If you’re researching fund managers - look out for historical moments where a fund manager, or it’s key personnel, may have had opportunities to potentially become more gritty. This could be outside of their employment. While it’s a hard thing to measure, it’s worth considering those who demonstrate grit – because they may potentially navigate upcoming economic climates in a less emotional manner.
If you are a fund manager reading this - you may like to bolster your team from the temptations of loss aversion, by priming your staff to recall a time where they have overcome a challenging situation. When employing new staff - it could be interesting to see who ranks well for grit.
And if you are an investor, with a mix of managed funds and/or other investments (such as shares) - you may like to try the same tips too: by giving yourself permission to recall a time you worked hard to achieve a goal during difficult circumstances.
We realise that the above is not a fool-proof plan to completely avoid loss aversion, however we hope it helps you to dial down emotional responses and make informed decisions in a more constructive manner.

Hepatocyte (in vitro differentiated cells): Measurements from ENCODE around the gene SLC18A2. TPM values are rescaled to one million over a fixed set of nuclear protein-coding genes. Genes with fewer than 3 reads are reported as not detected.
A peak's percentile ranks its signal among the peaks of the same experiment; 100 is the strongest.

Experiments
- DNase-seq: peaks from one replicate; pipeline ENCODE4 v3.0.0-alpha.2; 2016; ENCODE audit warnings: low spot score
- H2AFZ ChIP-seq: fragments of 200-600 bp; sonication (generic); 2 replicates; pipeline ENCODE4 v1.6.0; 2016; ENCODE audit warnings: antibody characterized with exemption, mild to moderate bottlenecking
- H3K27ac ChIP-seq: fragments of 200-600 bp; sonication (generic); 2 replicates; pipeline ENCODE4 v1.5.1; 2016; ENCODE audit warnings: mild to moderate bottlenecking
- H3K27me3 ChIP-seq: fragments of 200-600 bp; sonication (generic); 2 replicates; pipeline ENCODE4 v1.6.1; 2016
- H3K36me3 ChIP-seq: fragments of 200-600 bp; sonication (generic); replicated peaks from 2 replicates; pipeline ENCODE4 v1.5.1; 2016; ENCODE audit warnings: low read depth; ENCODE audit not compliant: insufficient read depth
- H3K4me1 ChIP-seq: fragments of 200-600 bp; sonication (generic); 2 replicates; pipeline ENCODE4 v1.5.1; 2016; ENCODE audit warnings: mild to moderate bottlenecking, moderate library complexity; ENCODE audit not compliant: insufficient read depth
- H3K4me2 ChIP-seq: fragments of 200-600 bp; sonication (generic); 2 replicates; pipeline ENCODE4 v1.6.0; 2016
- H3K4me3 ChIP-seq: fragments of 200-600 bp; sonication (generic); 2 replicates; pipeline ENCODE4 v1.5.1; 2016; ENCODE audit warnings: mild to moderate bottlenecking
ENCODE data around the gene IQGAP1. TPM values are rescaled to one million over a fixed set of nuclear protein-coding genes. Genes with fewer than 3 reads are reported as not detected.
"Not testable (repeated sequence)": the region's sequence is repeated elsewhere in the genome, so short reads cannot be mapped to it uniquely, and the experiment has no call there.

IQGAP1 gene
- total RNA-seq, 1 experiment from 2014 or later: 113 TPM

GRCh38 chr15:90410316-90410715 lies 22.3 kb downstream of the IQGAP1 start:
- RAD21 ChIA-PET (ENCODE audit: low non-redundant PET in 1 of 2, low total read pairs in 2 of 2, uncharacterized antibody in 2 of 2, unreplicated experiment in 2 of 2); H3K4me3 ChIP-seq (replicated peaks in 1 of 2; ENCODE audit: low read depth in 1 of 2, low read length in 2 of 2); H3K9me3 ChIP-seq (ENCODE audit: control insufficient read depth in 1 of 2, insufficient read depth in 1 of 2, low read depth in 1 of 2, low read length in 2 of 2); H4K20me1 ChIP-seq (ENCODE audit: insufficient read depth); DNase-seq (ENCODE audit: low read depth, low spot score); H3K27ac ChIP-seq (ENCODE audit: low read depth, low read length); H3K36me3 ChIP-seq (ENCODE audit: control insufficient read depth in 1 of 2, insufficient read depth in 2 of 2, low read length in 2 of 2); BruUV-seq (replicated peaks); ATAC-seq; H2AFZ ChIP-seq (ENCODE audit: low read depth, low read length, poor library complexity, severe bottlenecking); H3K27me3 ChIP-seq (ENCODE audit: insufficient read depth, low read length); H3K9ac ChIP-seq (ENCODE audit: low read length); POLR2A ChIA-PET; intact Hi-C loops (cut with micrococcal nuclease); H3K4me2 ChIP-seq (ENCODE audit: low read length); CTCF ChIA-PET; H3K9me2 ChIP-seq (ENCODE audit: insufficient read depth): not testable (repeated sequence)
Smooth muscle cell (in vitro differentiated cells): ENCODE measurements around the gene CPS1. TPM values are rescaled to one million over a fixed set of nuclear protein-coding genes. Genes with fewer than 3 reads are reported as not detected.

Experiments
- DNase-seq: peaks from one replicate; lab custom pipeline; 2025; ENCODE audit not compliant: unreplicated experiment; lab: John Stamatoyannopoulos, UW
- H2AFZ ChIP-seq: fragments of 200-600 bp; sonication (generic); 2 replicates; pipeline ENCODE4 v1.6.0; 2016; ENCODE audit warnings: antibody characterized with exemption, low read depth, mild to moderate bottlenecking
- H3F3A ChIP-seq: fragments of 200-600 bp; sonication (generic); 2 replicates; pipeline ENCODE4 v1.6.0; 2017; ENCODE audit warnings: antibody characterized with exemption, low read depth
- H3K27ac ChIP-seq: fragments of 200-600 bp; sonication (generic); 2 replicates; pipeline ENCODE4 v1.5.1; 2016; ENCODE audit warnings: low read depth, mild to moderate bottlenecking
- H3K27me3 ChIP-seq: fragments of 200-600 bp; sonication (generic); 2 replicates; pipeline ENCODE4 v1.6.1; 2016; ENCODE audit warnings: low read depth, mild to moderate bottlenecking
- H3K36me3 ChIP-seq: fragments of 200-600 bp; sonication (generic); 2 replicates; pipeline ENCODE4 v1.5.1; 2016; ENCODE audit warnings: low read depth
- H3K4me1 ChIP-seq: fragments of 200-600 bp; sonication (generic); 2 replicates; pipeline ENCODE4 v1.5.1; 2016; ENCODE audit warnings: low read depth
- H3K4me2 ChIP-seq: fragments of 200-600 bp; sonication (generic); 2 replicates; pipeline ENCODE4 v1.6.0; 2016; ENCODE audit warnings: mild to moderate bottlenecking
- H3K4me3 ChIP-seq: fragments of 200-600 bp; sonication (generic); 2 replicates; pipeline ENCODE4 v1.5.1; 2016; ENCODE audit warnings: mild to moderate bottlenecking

As always, there will be times where good judgement will play into the investment decisions that you make – and this is where wit can still be a valuable trait, when deciding if an investment product continues to be right for your age, stage and goals trajectory.
Happy gritty investing!
IMPORTANT NOTICE AND DISCLAIMER:
All content shared is of a general nature, current to the time it was penned, and is not financial advice. Before making any investment decisions, please be sure you have completed full due diligence. This should include reading the product disclosure statement (PDS), considering fees and taxation, identifying your time horizons, and understanding the performance history and reputation of the investments you are considering.
Please note: When investing you are not guaranteed to make money (and on occasion you may lose some or all of the money you began with). Seek independent advice to establish if an investment is suitable for your financial situation and long-term wealth generation goals.
Grit, Loss Aversion and Investor Behavior study ; Decision Lab on Disposition Effect ; Grit - by Angela Duckworth ; Angela Duckworth FAQs ; Omar Aguilar Ph.D on Loss Aversion ; Investing success and Grit ; Berkeley study ; Investopedia on Prospect Theory ; Money King NZ : Sell or switch article ; Investopedia on investment goals ; Setting investment goals